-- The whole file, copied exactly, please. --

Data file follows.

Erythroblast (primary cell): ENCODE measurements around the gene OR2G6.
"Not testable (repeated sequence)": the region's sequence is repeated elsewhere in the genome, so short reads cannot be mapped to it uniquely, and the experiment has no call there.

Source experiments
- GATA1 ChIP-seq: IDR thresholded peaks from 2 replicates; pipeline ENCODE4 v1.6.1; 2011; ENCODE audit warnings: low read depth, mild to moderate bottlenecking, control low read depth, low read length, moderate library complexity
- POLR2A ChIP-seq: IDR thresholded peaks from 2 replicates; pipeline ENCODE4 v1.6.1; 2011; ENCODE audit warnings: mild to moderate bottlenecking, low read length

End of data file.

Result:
Erythroblast (primary cell): ENCODE measurements around the gene OR2G6.
"Not testable (repeated sequence)": the region's sequence is repeated elsewhere in the genome, so short reads cannot be mapped to it uniquely, and the experiment has no call there.

Source experiments
- GATA1 ChIP-seq: IDR thresholded peaks from 2 replicates; pipeline ENCODE4 v1.6.1; 2011; ENCODE audit warnings: low read depth, mild to moderate bottlenecking, control low read depth, low read length, moderate library complexity
- POLR2A ChIP-seq: IDR thresholded peaks from 2 replicates; pipeline ENCODE4 v1.6.1; 2011; ENCODE audit warnings: mild to moderate bottlenecking, low read length